Durban – home of the white sand beaches, turquoise waters and sky-high humidity – is the largest city in the South African province of KwaZulu-Natal.
According to Wikipedia, Durban’s metropolitan municipality ranks third among the most populous urban areas in South Africa after Johannesburg and Cape Town, with a population of almost 3.5 million.Durban is famous for being the busiest port in South Africa, and is seen as one of the major centres of tourism because of the city’s warm subtropical climate and extensive beaches.
However, the warm subtropical climate which is so appealing for visitors can cause some unique hygiene challenges for locals. I chatted to Dianne Luck, Quality Assurance Manager for Initial in KZN about the Durban-specific hygiene challenges that she and her team face when providing expert Hygiene Services in Durban and KZN.
1. Hot and Humid
Probably the most obvious challenge, given Durban’s subtropical climate, is the humidity. According to Dianne, Durban’s extreme humidity is made even worse in ablutions that contain showers, toilets, and change rooms that are linked together.More often than not this sort of bathroom set-up is not very well ventilated and doesn’t have sufficient air flow, creating an extremely hot and humid environment, which is unpleasant for our teams to work in.
2. Bacterial Growth:
Excessive heat and humidity encourages bacterial growth, and bacterial growth leads to odours and the possibility of illness.In addition to this, Dianne reports that Initial’s Deep Cleaning Treatment teams really struggle with the accelerated growth of mould and fungi in hot, humid and under-ventilated bathrooms.Black mould in particular is an issue – caused by moisture build-up and condensation – and can be difficult to get rid of once it takes hold.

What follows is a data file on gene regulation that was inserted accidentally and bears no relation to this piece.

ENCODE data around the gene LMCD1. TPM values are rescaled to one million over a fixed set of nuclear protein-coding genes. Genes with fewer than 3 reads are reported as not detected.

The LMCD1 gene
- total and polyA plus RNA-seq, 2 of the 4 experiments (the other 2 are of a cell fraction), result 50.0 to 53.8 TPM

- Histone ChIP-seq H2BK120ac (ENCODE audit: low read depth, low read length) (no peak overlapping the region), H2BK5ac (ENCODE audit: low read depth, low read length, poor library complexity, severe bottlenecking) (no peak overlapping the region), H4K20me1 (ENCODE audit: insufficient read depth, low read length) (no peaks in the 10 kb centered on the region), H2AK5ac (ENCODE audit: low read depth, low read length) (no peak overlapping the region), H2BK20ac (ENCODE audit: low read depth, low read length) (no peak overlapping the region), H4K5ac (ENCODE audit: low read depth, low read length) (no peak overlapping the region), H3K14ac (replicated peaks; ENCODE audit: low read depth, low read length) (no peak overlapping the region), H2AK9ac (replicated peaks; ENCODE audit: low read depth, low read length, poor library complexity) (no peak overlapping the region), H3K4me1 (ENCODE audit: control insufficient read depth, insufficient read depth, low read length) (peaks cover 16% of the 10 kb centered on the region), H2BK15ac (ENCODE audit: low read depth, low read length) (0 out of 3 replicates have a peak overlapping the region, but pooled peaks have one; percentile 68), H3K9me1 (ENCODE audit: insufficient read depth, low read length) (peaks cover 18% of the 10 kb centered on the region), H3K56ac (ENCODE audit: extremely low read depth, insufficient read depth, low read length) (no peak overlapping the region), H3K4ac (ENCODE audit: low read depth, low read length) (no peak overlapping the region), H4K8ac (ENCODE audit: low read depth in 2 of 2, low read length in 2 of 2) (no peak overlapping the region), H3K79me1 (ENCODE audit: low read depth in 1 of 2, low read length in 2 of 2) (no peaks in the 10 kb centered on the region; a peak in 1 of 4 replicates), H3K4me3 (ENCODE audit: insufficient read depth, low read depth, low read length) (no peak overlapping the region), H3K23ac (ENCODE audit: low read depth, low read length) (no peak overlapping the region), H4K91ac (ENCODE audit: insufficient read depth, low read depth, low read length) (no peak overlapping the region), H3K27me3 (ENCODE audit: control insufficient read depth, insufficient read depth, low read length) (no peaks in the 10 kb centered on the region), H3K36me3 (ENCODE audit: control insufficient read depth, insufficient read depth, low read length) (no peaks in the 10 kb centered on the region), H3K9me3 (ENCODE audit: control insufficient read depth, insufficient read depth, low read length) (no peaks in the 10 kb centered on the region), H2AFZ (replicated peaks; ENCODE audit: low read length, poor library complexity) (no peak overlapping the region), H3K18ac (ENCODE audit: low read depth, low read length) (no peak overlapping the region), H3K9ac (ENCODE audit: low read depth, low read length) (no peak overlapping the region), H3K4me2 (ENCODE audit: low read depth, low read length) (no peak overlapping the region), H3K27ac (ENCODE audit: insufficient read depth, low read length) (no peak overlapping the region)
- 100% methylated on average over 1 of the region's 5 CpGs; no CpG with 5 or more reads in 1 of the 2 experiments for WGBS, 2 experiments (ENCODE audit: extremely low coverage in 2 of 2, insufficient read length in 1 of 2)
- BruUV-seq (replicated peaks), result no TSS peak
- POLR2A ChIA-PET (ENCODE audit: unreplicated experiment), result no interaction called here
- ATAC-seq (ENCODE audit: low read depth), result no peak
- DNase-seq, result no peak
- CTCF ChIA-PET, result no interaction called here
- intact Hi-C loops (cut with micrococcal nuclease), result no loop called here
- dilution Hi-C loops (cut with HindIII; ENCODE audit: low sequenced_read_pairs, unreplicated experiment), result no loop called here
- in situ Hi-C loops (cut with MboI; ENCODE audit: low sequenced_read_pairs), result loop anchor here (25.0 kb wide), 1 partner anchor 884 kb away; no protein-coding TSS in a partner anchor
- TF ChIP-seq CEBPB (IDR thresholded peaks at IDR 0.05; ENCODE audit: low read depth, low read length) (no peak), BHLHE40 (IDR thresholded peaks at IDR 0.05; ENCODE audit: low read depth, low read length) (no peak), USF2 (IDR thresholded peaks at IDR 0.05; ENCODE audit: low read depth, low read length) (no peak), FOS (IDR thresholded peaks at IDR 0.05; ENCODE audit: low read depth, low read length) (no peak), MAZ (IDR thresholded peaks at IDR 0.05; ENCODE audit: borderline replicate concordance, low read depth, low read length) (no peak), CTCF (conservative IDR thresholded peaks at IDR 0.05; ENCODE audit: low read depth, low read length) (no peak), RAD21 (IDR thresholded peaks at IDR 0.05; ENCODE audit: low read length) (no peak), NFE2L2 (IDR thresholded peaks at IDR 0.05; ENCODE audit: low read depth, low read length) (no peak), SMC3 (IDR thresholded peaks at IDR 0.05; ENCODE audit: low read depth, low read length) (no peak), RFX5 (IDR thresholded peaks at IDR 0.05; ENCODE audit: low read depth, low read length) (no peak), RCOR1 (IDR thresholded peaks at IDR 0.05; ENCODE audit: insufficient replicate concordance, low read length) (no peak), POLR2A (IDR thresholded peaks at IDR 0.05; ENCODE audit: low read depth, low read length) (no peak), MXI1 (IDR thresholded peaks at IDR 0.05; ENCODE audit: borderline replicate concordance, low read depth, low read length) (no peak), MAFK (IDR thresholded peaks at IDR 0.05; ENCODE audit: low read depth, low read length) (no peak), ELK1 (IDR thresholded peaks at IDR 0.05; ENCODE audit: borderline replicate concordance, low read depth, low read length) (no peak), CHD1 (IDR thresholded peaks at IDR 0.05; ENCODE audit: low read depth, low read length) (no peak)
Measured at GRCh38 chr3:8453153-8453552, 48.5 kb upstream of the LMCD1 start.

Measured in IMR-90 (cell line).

3. Hot to Trot
Heat and humidity may be welcoming for mould and fungus, but they create a very unwelcoming bathroom experience for users.Dianne says she has noticed that when employees go into a bathroom that is hot and humid, they tend to rush and miss out on some very important hygiene practices, such as using toilet seat spray and washing their hands.
“This is because the hot environment makes them uncomfortable and they want to get in and out of the bathroom as quickly as possible.So there is definitely a decline in hand washing practices in Durban’s warmer months (most notably February and March)” says Dianne.
4. Feminine Hygiene Do’s and Dont’s
“February and March are typically our most challenging months with our Feminine Hygiene Units (FHU’s) as well” says Dianne. “Because it’s so very hot and humid at this time of year in Durban, all we need is for a client to throw a banana peel or any type of food waste into an sanitary bin.This attracts flies and then results in maggots, which I have experienced often! Our biggest challenge in the summer months is therefore ensuring that our sanitary bin users are educated in the do’s and dont’s of Feminine Hygiene Units, so as not to upset our 5 layers of protection and create an unhygienic environment in the bathroom.”
5. Pest Problems
The final challenge for our Initial teams in Durban’s hot and humid climate is the increase in pests that our teams see in February and March. “Flies and cockroaches become a real problem in bathrooms and change-rooms during this time of the year” says Dianne, “especially where there are lockers with food kept inside them.I have actually seen cockroaches living and breeding in our air freshener units and Initial’s soap dispensers!
In cases where Rentokil is providing the pest control on site I simply ask our pest technicians to please also treat these units, but it becomes a little more difficult when it is not Rentokil providing the pest control on site.Then we ask the client to please advise the other pest control provider to treat around these units or gel behind the back plates, but often this is not followed through.”
The heat and humidity in Durban have a lot to answer for, but many of the challenges that our KZN team have mentioned above can be tackled relatively simply.The starting point should always be education.
Educating building owners and managers about the importance of good ventilation and fresh air in ablution facilities can go a long way in tackling the heat, humidity mould and fungus problems mentioned above, creating a more pleasant bathroom experience for all users.
Educating bathroom users around the appropriate use of sanitary bins (download our free FHU poster here) and the pest risks associated with keeping food in lockers is an additional step in ensuring a pleasant, hygienic and pest-free bathroom experience.Initial colleagues are available to offer free on-site training to any of our customers.